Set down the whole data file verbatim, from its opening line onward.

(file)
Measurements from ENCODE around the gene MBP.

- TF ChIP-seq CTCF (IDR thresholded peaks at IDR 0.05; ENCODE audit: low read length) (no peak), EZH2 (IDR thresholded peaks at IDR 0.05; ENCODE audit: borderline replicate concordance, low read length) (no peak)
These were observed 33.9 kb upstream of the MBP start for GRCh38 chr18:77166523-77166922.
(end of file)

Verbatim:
Measurements from ENCODE around the gene MBP.

- TF ChIP-seq CTCF (IDR thresholded peaks at IDR 0.05; ENCODE audit: low read length) (no peak), EZH2 (IDR thresholded peaks at IDR 0.05; ENCODE audit: borderline replicate concordance, low read length) (no peak)
These were observed 33.9 kb upstream of the MBP start for GRCh38 chr18:77166523-77166922.